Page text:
The Republic of Ireland and the EU have agreed a financial rescue package, Irish PM Brian Cowen has confirmed.
The Taoiseach said the amount and terms would be negotiated in the coming days with the EU and the IMF.
Irish Finance Minister Brian Lenihan said the amount would be less than 100bn euros (£85bn; $136bn). The UK and Sweden have also offered direct loans.
The crisis has been brought on by the recession and the almost total collapse of Ireland's banks, analysts say.
Markets appeared to react well to news of the bail-out, with the euro strenghening and most Asian stocks trading higher on Monday.
Once known as the Celtic Tiger for its strong economic growth - helped by low corporate tax rates - a property bubble burst, leaving the country's banks with huge liabilities and pushing up the cost of borrowing for them and the government.
Mr Cowen said the government would be publishing a four-year budget plan that would restructure the banking industry.
EU Finance Commissioner Olli Rehn, speaking in Brussels, said the loans would be provided to Ireland over a three-year period and the assistance would help preserve the stability of the eurozone - the group of 16 nations using the euro as their common currency.
Reuters news agency quoted senior EU sources as saying the loans would total 80-90bn euros.
Mr Cowen said the Irish Republic's banks would be made smaller, as part of a restructuring of the banking industry.
The other part of the bail-out package would help to reduce the government's budget deficit to a target of 3% of GDP by 2014, Mr Lenihan said.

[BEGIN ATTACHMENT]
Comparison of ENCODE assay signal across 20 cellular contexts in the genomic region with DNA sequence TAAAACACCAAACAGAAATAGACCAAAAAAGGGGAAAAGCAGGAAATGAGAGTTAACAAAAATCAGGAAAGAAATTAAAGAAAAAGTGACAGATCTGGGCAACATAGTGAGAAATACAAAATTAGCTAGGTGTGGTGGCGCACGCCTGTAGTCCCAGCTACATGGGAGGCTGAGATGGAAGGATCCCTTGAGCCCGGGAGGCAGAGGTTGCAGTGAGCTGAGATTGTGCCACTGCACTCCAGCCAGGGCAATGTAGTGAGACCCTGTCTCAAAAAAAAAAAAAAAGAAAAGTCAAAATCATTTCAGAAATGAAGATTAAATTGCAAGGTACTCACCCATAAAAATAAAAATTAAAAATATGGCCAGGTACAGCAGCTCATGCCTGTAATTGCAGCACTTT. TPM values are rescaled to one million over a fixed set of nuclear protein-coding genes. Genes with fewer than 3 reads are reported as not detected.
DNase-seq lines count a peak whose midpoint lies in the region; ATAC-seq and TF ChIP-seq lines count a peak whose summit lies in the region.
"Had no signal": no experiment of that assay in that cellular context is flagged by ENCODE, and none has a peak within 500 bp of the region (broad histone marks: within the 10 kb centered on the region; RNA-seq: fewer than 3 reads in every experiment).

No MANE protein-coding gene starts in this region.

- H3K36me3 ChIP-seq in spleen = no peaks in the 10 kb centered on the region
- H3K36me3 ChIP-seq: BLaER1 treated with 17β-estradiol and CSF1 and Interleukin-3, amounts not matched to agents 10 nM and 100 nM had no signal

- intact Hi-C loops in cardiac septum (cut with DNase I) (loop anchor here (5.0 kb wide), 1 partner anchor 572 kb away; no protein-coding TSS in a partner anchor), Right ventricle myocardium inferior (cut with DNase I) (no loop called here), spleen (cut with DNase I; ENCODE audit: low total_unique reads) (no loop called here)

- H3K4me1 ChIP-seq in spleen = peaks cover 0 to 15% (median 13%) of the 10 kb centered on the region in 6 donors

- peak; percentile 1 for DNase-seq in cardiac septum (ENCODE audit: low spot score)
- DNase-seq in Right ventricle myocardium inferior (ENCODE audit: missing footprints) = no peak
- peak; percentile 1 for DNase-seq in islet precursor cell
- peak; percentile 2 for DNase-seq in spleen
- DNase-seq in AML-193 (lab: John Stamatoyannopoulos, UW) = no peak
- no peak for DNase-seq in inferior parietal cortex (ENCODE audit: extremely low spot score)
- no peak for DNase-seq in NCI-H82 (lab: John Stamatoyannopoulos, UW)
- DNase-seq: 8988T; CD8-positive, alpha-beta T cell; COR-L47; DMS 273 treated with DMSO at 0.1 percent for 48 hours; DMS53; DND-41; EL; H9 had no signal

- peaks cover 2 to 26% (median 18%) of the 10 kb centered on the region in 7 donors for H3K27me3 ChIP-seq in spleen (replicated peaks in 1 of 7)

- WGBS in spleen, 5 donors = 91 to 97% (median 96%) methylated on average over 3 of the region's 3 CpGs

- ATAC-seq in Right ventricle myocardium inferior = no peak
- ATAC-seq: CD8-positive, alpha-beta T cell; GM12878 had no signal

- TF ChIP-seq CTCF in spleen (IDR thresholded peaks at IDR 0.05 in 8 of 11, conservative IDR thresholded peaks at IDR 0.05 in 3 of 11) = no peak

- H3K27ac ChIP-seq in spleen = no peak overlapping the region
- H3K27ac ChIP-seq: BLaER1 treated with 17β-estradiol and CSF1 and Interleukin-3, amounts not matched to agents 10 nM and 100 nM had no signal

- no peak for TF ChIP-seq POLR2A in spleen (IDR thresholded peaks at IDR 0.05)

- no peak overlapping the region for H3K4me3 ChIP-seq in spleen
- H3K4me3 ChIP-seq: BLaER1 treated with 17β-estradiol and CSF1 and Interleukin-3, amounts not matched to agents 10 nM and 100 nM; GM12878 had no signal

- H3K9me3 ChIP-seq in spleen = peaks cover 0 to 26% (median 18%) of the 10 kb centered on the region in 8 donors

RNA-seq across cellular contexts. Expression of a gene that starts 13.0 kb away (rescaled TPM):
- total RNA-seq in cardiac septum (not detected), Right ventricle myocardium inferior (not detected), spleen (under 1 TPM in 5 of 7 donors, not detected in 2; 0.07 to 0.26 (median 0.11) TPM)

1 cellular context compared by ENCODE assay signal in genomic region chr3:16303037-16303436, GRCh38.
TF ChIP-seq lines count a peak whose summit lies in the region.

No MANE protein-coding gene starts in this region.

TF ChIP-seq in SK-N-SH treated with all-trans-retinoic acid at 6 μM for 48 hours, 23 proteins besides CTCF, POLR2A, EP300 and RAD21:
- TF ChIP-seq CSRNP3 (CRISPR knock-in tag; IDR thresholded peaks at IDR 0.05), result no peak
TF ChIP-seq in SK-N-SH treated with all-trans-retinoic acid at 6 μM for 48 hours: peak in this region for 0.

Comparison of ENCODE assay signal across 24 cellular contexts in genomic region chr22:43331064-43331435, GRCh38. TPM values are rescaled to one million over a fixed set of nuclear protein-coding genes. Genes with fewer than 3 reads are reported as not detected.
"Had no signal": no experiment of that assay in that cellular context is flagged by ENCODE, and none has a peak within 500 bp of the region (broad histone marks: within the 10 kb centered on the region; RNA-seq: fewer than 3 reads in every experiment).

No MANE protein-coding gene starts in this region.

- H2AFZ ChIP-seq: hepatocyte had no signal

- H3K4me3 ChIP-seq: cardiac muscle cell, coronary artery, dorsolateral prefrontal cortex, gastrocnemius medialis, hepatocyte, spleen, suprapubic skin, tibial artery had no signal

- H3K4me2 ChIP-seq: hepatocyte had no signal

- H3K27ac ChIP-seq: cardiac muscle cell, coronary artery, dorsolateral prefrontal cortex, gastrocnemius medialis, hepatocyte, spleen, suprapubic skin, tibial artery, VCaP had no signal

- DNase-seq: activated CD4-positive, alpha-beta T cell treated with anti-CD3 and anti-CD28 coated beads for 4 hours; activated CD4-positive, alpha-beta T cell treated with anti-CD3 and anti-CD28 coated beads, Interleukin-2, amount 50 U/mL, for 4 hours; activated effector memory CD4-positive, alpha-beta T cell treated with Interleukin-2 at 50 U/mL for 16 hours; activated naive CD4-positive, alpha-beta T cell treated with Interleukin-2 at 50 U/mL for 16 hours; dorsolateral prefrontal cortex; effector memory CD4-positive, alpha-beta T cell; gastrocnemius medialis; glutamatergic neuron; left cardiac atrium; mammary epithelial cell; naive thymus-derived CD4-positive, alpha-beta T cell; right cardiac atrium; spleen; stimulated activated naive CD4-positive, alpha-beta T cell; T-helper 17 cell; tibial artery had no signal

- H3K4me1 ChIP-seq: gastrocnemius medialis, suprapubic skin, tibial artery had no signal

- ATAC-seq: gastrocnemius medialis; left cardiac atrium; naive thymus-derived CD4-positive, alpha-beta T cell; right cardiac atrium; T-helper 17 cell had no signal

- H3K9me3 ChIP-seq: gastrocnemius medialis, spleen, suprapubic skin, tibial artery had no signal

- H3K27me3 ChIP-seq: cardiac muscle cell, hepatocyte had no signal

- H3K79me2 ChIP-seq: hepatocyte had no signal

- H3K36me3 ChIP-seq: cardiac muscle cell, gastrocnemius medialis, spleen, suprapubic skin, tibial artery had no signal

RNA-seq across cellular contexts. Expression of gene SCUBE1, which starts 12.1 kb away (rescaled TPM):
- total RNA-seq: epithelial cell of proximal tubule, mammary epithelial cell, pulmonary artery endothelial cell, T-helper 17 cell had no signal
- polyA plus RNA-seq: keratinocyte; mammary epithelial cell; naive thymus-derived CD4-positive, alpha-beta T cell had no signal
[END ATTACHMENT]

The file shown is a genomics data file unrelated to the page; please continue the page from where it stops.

Under the bailout scheme, income tax will increase but the country's low 12.5% corporation tax - controversial for some other countries but "non-negotiable" for the Irish government - will not be touched.
It is a sign of the crisis facing the Irish Republic and some of the other highly-indebted European nations that the rescue plan had to be announced late on Sunday, before the financial markets opened on Monday, without many important details having been worked out, says BBC Europe correspondent Jonty Bloom.
The global financial crisis has dealt the Irish Republic a hard blow.
The government has responded with deep spending cuts and costly bail-outs of the banking sector.
Announcing the bail-out on Sunday, Mr Cowen appealed for public solidarity.
"To the Irish people I say simply this: We should not underestimate the scale of our economic problems, but we must have faith in our ability as a people to recover and prosper once more," he said.
"The task of rebuilding our economy falls to our own efforts as a people," he told a news conference following a cabinet meeting on the rescue plan.
"That is where the focus of our efforts must turn over coming weeks, beginning with the four-year plan and then the budget. And now we need to show the solidarity in our own country that our neighbours have shown to us at this time."
Although the country's government claims to be fully funded until the middle of next year, it has provided a blanket guarantee to the Irish banks, some of whom are now finding it impossible to borrow money in the markets.
On Thursday, Mr Cowen's government admitted for the first time that it may need outside help.
Previously the government had said it did not need any financial support from the European Union and IMF.
EU officials fear Ireland's financial problems might spread to other eurozone countries with large budget deficits, such as Spain and Portugal.
The EU and the IMF launched a 110bn euro rescue programme for Greece in May after the government was faced with the prospect of bankruptcy.
Big government spending cuts sent large numbers of Greeks onto the streets in protest.